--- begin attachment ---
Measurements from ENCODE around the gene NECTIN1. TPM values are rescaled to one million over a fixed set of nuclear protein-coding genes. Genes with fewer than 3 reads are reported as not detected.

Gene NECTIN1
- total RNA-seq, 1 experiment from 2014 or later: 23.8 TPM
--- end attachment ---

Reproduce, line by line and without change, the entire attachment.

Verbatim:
Measurements from ENCODE around the gene NECTIN1. TPM values are rescaled to one million over a fixed set of nuclear protein-coding genes. Genes with fewer than 3 reads are reported as not detected.

Gene NECTIN1
- total RNA-seq, 1 experiment from 2014 or later: 23.8 TPM